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Appearance of the five nymphal instars of Melanoplus foedus, their
sizes, structures, and color patterns. Notice progressive development of the
small wing pads. BL = body length, FL = hind femur length, AS = number of
Fig. 1, First Instar:BL 5.4 mm FL 3.2 mm AS
Fig. 2, Second Instar:BL 5.7-7.8 mm FL 3.4-4 mm AS
Fig. 3, Third Instar:BL 8-13.1 mm FL 5.8-8.4 mm AS
Fig. 4, Fourth Instar:BL 14-16 mm FL 9.5-10.5 mm AS
Fig. 5, Fifth Instar:BL 18.2-20.2 mm FL 12-13.5 mm AS
6-10,Appearance of the adult male and female of Melanoplus foedus,
dorsal view of head and pronotum, cercus of the male, egg pod and
Fig. 6, Adult Male:BL 25-28
mm FL 13.5-14.8 mm AS 25-27.
Fig. 7, Adult Female:BL 26-35 mm FL I4.5-17.5 mm AS
Fig. 8, Dorsal view of head and pronotum of a
Fig. 9, End of male abdomen showing cercus, furcula, and
Fig. 10, Egg pod and
three loose eggs.
The striped sand grasshopper is a large,
usually colorful species equaling in size and resembling in color patterns the
closely related Packard grasshopper, Melanoplus packardii. A broad brown
band runs down the top of head and center of the pronotum, On each side of this
band is a pale yellow stripe (Fig. 8) to which the common name refers.
Variations in color, however, occur among populations of adult striped sand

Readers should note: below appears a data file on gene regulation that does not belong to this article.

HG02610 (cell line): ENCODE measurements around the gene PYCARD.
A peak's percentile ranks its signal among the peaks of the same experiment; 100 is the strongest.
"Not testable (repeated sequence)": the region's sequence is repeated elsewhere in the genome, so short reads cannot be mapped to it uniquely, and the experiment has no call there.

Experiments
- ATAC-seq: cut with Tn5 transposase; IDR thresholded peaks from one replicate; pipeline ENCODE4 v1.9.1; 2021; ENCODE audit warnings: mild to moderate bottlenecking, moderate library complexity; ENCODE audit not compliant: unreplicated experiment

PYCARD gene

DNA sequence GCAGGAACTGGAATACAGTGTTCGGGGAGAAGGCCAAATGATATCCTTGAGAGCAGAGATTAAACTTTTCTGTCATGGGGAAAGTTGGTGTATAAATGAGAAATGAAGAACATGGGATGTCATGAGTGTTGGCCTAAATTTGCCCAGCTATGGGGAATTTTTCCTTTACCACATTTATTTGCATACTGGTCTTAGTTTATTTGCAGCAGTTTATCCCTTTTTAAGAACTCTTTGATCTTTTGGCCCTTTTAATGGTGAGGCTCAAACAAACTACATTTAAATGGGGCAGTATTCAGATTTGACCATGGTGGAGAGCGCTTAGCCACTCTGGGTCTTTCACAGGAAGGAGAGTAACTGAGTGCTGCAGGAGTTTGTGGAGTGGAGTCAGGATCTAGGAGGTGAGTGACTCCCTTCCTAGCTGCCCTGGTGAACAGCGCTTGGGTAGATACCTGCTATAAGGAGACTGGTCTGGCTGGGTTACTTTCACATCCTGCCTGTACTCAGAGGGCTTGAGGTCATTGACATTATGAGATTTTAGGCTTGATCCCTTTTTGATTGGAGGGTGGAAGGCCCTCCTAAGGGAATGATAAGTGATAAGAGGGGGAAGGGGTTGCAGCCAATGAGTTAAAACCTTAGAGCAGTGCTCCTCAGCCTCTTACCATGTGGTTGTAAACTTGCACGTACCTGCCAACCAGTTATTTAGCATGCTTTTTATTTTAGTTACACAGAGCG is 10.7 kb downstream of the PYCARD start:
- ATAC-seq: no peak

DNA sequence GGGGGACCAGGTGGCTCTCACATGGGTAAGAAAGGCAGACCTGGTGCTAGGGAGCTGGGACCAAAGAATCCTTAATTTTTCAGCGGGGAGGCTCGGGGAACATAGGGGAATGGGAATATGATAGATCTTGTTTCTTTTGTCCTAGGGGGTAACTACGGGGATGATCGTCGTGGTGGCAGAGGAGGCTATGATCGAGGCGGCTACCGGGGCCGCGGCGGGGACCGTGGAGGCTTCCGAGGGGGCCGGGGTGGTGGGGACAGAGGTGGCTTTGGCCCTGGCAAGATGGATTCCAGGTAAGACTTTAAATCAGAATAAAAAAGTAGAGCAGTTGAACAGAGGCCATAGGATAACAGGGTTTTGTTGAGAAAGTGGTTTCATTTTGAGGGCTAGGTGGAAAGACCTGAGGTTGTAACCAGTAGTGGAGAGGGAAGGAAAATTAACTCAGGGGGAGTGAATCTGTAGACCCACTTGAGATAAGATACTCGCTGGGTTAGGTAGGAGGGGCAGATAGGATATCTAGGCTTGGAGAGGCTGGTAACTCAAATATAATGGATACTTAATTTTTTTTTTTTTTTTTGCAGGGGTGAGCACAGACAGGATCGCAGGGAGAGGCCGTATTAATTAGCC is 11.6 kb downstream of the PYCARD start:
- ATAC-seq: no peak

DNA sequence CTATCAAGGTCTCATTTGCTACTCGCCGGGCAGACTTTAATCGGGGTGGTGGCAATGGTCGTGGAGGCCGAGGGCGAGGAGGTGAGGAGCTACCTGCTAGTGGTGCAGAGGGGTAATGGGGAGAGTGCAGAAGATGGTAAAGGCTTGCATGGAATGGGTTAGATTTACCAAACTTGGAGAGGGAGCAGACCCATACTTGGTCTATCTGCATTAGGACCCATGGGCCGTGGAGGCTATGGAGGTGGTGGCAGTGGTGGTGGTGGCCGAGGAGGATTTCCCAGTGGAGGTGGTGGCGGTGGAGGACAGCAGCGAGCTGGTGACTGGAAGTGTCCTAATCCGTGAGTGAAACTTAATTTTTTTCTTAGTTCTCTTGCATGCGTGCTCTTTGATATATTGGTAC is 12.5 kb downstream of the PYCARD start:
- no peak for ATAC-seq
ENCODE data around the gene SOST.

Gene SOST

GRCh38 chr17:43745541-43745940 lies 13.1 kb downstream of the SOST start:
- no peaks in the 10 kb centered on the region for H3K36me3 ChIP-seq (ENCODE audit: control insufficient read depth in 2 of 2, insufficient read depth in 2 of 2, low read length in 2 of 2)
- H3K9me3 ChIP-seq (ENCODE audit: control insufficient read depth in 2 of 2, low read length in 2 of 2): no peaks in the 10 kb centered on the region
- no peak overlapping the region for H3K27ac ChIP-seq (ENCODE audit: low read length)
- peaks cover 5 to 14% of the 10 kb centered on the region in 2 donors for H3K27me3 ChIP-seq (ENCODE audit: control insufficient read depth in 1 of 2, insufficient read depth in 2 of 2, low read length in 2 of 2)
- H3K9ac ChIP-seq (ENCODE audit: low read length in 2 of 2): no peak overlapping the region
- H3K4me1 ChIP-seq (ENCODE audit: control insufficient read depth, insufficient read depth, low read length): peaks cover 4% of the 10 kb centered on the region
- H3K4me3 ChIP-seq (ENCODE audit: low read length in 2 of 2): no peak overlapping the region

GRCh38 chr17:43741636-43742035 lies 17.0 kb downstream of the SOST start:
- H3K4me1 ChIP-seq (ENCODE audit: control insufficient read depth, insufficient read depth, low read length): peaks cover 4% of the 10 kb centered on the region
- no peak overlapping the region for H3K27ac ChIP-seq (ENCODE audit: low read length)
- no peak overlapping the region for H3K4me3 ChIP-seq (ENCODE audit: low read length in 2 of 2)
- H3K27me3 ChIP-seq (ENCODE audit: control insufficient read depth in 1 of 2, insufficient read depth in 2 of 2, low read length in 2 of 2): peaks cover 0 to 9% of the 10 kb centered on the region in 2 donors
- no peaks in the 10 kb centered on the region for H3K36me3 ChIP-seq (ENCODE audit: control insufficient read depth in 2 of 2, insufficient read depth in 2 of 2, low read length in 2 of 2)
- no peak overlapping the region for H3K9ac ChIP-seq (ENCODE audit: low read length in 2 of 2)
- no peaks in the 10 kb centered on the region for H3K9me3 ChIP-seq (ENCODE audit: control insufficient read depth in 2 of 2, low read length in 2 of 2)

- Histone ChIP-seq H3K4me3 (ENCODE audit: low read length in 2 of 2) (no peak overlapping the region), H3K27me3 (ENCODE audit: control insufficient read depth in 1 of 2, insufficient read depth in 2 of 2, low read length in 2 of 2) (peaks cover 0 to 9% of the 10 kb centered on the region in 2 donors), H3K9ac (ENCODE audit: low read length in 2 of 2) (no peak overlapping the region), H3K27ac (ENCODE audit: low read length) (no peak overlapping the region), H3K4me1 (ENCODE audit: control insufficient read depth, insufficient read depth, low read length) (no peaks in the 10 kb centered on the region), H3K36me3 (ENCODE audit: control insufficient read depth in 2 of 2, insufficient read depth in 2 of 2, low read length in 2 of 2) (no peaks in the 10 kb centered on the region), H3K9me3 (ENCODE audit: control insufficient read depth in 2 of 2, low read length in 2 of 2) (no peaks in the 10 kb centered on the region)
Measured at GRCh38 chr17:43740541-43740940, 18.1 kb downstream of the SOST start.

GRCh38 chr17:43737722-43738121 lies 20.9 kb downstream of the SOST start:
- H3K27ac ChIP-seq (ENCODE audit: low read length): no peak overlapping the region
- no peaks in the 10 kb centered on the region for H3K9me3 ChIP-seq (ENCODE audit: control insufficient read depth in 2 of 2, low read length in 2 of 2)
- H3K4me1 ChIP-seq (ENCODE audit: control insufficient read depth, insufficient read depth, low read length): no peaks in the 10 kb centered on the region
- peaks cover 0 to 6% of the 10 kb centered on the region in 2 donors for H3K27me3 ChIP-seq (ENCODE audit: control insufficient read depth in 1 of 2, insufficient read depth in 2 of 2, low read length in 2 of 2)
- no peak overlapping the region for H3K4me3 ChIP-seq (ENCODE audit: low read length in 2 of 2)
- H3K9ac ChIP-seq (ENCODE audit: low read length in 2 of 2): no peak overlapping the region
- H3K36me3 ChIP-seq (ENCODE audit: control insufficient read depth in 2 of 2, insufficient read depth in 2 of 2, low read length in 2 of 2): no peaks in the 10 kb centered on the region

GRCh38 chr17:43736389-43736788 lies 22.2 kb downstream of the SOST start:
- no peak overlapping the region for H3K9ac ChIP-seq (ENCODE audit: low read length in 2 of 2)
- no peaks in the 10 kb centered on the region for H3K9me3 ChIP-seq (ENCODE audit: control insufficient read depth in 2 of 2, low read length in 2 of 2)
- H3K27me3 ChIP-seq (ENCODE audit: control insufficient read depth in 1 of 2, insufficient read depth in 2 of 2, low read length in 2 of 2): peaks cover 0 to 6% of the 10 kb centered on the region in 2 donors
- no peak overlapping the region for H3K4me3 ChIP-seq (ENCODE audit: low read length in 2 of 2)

grasshoppers. In the sandy sites of eastern Wyoming and Colorado adults are
bright yellow and brown with contrasting bars and stripes (Fig. 6 and 7); in
the rangeland of eastern.
Oregon, adults are dull pale tan with faint
bars and stripes. The wings are long and extend 1 to 4 mm beyond the apex of
the hind femora. Tegmina are usually unspotted. The outer medial area of the
hind femur is either solid fuscous or pale yellow and spotted fuscous; the
inner medial area is bright yellow. In Wyoming and Oregon the hind tibia is
usually red but farther north it is blue. As the striped sand grasshopper and
the Packard grasshopper are superficially alike, definite identification
depends on differences of the aedeagus. The valves of the Packard grasshopper
are equally short; the outer valve of the striped sand grasshopper is short,
the medial valve is long, clearly extending beyond the tip of the outer valve
The nymphs are identifiable by their structures, color
patterns and shape (Fig. 1-5).
- Head with face nearly vertical, color green, sparsely